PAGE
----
Eurofighter has launched a new campaign to assert the
supremacy of the Typhoon against the Lockheed Martin F-35 in air-to-air combat,
describing internal simulations giving the former an advantage over a
numerically superior F-35 attack force.
The campaign is aimed at challenging Lockheed’s claims that
the F-35 enjoys a 6:1 exchange ratio over modern fighters.
Eurofighter also hopes to dispel creeping global acceptance
of Lockeed’s description of the F-35 as a fifth generation fighter that is
implicitly superior to so-called fourth generation fighters, such as the
The challenge appears as several countries face decisions over
buying both aircraft. On 20 July, Italy announced a decision to
cancel a planned Tranche 3B contract for 25 Typhoons.
In Eurofighter’s view, buying F-35s at the expense of fewer
Typhoons reduces the air force’s overall capability. Eurofighter respects the
F-35 as a world-class fighter for the air-to-ground mission, but not as a fighter
in the traditional role as an air-to-air machine, says Craig Penrice, a Typhoon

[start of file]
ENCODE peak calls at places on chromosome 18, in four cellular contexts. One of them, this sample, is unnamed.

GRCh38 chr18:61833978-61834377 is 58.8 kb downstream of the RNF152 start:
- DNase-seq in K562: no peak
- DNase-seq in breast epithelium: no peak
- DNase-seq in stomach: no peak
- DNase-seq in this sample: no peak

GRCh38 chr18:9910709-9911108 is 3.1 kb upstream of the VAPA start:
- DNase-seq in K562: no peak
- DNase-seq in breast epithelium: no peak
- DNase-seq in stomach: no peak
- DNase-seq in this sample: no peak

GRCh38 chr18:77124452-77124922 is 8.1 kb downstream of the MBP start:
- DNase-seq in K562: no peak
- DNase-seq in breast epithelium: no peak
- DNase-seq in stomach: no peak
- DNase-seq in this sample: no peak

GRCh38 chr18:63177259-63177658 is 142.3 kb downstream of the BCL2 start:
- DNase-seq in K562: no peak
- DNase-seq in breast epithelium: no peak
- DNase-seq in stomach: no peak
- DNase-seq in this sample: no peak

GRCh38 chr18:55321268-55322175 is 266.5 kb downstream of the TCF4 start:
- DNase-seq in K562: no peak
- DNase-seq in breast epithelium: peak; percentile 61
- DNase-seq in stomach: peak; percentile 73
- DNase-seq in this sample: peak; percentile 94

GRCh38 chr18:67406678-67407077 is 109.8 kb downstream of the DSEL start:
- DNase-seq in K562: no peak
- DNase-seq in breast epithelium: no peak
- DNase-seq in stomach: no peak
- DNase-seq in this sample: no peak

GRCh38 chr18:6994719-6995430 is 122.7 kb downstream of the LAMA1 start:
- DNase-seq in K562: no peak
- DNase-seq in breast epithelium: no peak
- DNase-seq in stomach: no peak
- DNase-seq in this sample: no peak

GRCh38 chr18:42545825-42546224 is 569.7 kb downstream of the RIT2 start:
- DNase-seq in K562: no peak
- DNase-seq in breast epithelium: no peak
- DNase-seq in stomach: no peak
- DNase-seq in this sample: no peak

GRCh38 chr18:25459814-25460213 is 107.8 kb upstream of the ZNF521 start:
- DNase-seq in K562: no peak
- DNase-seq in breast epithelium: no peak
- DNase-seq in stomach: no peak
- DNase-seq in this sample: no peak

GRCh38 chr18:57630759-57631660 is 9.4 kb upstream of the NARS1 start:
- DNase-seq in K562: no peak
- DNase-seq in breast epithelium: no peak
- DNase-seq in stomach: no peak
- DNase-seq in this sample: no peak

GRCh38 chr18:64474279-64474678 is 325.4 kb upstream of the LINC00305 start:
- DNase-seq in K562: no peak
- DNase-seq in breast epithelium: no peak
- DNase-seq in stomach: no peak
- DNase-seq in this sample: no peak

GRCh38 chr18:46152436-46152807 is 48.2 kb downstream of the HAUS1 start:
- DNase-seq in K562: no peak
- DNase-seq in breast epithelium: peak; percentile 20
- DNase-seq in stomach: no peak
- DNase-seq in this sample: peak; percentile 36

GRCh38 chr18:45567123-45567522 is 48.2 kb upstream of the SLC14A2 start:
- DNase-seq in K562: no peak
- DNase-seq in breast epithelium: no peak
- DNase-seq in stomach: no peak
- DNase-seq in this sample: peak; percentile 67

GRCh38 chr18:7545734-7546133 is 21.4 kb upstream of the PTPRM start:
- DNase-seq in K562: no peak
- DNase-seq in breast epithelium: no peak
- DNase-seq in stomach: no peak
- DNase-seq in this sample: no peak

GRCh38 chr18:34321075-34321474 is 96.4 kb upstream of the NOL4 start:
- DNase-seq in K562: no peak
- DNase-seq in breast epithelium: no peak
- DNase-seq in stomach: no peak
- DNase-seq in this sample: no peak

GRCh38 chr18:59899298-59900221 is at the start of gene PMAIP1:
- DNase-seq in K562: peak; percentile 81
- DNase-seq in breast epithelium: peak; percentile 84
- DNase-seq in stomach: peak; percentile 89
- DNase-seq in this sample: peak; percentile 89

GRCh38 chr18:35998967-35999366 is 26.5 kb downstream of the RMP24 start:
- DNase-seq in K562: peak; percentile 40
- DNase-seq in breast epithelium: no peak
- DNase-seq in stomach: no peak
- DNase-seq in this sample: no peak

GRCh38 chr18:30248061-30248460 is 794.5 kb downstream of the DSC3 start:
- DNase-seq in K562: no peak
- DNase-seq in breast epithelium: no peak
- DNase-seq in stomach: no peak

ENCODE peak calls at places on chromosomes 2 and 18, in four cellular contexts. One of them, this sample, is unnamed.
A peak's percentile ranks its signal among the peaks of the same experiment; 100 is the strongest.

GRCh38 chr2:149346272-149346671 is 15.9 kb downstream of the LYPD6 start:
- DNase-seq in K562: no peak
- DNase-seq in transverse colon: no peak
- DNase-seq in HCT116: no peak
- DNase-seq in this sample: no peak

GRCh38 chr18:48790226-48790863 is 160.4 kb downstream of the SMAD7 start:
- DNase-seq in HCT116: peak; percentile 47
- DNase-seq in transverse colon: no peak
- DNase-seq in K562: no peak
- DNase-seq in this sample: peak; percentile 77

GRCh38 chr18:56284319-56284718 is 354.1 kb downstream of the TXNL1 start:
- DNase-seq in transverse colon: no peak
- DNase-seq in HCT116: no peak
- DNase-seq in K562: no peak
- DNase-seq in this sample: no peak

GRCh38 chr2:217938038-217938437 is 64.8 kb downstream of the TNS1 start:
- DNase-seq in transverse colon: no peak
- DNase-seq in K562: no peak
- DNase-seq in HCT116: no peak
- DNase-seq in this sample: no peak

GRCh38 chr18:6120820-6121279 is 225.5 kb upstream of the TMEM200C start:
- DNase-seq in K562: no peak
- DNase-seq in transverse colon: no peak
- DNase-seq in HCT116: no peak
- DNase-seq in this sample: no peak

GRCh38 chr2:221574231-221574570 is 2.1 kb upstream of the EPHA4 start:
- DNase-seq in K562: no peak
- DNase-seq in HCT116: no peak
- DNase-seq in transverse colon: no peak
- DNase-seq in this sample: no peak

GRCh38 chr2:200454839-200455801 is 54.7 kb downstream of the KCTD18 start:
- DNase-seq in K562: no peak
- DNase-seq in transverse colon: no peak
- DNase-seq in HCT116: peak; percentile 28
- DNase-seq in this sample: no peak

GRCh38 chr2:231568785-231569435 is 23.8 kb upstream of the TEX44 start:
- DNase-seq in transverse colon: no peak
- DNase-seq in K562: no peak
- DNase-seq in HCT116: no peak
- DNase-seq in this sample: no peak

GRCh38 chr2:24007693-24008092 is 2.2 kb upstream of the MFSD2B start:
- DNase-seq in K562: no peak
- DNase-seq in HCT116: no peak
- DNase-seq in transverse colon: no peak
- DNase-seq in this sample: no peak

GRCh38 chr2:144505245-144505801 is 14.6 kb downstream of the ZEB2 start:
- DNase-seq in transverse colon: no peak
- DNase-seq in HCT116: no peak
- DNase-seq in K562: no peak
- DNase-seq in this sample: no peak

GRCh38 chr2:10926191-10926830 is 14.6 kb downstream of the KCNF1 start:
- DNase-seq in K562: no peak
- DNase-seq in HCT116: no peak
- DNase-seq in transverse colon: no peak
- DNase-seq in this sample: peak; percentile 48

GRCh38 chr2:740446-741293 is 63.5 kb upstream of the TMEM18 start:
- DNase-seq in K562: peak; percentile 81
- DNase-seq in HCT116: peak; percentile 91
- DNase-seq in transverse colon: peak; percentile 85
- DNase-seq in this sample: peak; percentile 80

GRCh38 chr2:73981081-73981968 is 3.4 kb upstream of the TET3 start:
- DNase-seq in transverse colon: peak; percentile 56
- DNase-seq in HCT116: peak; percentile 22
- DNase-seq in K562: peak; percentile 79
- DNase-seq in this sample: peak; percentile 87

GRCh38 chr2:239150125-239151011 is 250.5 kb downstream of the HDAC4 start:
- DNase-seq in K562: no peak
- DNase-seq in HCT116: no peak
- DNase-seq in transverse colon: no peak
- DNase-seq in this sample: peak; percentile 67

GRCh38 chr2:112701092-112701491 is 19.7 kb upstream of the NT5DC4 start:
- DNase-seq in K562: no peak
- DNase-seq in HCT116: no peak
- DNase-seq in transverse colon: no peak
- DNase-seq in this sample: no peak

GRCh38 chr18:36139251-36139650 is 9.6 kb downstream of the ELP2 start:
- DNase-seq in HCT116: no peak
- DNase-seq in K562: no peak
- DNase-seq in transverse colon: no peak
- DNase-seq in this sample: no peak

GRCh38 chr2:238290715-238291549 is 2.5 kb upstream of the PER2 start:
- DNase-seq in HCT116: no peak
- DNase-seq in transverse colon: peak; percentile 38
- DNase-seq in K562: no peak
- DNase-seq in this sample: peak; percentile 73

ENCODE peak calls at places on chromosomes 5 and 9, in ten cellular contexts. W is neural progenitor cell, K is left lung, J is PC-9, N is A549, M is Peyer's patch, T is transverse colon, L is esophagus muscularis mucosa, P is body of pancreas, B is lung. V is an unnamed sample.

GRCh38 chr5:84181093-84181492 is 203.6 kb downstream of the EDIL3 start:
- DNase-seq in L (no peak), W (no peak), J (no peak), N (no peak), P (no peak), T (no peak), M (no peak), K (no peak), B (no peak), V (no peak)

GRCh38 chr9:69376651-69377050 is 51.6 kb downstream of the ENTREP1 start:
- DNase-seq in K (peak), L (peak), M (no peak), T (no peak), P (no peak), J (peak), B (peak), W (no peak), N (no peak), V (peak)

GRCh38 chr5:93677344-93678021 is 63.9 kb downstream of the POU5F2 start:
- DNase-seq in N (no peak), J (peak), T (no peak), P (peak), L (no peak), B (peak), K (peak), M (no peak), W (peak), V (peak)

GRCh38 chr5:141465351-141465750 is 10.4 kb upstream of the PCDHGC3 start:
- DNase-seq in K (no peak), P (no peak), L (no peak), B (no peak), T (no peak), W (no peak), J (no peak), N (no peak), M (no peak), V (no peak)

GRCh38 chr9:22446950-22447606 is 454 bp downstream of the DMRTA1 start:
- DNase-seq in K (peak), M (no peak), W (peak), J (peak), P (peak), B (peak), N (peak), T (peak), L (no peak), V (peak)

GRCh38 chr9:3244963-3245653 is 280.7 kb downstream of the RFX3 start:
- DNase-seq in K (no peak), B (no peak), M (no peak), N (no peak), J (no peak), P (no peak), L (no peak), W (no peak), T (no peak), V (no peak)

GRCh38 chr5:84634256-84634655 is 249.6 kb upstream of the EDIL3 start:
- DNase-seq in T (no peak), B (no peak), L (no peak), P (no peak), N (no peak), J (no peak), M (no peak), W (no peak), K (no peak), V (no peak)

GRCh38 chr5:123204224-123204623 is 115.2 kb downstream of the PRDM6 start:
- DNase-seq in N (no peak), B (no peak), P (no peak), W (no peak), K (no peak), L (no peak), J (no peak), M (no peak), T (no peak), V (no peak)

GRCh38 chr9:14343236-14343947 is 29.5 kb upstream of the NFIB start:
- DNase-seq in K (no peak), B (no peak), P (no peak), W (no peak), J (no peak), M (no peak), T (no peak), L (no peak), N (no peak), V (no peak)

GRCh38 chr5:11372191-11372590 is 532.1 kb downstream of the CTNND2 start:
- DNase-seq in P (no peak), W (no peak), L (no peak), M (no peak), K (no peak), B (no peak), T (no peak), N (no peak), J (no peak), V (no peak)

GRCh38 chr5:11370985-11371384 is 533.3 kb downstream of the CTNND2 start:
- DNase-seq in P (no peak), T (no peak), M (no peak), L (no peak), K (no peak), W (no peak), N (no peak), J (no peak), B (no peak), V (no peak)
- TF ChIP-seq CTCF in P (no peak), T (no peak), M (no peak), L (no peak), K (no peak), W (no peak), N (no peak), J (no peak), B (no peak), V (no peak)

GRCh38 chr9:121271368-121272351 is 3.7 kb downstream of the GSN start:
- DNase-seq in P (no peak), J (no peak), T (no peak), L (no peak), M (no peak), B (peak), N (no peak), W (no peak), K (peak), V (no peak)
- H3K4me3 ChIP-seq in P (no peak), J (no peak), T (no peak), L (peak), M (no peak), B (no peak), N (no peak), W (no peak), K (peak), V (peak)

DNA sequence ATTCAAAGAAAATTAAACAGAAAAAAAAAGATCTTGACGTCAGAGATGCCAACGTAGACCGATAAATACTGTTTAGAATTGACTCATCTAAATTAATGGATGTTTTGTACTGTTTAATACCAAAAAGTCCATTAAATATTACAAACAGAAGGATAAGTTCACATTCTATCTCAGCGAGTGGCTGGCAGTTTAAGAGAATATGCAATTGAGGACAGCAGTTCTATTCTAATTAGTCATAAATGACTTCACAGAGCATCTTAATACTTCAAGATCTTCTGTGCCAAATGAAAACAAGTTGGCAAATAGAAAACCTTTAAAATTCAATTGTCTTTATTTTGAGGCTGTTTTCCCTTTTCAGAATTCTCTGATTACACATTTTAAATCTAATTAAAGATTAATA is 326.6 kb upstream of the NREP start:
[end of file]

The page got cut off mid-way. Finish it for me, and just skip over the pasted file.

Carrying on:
pilot and marketing adviser.
Lockheed and programme officials have claimed that the days
of traditional dogfighting are over. A promotional video released last year by
F-35 supplier Northrop Grumman claims, for example, that “manoeuvrability is
irrelevant” to a modern fighter. The video shows the F-35 can defeat opponents not
with dogfighting skill, but by firing missiles agile enough to turn 180º.
Eurofighter, however, claims the F-35 lacks all-aspect, very
low observable stealth, and is vulnerable to detection and defeat by
In an internal simulation series, Eurofighter found that
four Typhoons supported by an airborne warning and control system (AWACS) defeated
85% of attacks by eight F-35s carrying an internal load of two joint direct
attack munitions (JDAMs) and two air-to-air missiles, Penrice says.
According to Laurie Hilditch, Eurofighter’s head of future requirements capture, the F-35′s frontal-aspect stealth can be defeated
by stationing interceptors and AWACS at a 25º to 30º angle to the F-35′s most
likely approach path to a target.